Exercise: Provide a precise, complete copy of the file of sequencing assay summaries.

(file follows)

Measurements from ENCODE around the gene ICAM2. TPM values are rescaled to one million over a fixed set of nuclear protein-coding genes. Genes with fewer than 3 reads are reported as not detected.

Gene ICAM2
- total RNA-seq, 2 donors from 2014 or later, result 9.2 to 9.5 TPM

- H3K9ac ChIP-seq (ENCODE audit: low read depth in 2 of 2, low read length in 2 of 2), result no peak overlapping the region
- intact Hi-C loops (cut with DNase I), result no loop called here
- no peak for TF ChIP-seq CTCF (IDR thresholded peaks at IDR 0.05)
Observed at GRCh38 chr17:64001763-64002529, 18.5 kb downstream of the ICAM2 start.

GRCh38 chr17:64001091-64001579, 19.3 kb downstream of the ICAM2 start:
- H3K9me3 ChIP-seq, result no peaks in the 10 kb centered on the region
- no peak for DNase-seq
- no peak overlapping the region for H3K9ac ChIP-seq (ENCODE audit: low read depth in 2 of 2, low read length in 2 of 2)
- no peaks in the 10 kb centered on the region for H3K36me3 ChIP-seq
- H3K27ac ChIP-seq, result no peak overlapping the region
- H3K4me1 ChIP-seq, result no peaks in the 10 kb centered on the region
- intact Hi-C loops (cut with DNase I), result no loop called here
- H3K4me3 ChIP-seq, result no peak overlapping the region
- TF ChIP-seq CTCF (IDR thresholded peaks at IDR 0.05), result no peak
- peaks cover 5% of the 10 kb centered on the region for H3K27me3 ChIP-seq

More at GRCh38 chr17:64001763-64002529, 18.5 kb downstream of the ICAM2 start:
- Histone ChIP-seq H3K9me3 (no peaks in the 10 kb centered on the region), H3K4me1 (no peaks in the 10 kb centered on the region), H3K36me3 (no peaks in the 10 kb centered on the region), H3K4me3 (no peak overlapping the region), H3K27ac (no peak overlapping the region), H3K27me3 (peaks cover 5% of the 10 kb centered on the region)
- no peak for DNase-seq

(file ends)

Measurements from ENCODE around the gene ICAM2. TPM values are rescaled to one million over a fixed set of nuclear protein-coding genes. Genes with fewer than 3 reads are reported as not detected.

Gene ICAM2
- total RNA-seq, 2 donors from 2014 or later, result 9.2 to 9.5 TPM

- H3K9ac ChIP-seq (ENCODE audit: low read depth in 2 of 2, low read length in 2 of 2), result no peak overlapping the region
- intact Hi-C loops (cut with DNase I), result no loop called here
- no peak for TF ChIP-seq CTCF (IDR thresholded peaks at IDR 0.05)
Observed at GRCh38 chr17:64001763-64002529, 18.5 kb downstream of the ICAM2 start.

GRCh38 chr17:64001091-64001579, 19.3 kb downstream of the ICAM2 start:
- H3K9me3 ChIP-seq, result no peaks in the 10 kb centered on the region
- no peak for DNase-seq
- no peak overlapping the region for H3K9ac ChIP-seq (ENCODE audit: low read depth in 2 of 2, low read length in 2 of 2)
- no peaks in the 10 kb centered on the region for H3K36me3 ChIP-seq
- H3K27ac ChIP-seq, result no peak overlapping the region
- H3K4me1 ChIP-seq, result no peaks in the 10 kb centered on the region
- intact Hi-C loops (cut with DNase I), result no loop called here
- H3K4me3 ChIP-seq, result no peak overlapping the region
- TF ChIP-seq CTCF (IDR thresholded peaks at IDR 0.05), result no peak
- peaks cover 5% of the 10 kb centered on the region for H3K27me3 ChIP-seq

More at GRCh38 chr17:64001763-64002529, 18.5 kb downstream of the ICAM2 start:
- Histone ChIP-seq H3K9me3 (no peaks in the 10 kb centered on the region), H3K4me1 (no peaks in the 10 kb centered on the region), H3K36me3 (no peaks in the 10 kb centered on the region), H3K4me3 (no peak overlapping the region), H3K27ac (no peak overlapping the region), H3K27me3 (peaks cover 5% of the 10 kb centered on the region)
- no peak for DNase-seq